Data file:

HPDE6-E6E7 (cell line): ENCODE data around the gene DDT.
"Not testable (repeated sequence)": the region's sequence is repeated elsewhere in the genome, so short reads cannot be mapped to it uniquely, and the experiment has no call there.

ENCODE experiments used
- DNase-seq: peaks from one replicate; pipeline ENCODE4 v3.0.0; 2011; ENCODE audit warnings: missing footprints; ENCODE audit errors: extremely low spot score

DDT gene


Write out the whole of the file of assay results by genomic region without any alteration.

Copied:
HPDE6-E6E7 (cell line): ENCODE data around the gene DDT.
"Not testable (repeated sequence)": the region's sequence is repeated elsewhere in the genome, so short reads cannot be mapped to it uniquely, and the experiment has no call there.

ENCODE experiments used
- DNase-seq: peaks from one replicate; pipeline ENCODE4 v3.0.0; 2011; ENCODE audit warnings: missing footprints; ENCODE audit errors: extremely low spot score

DDT gene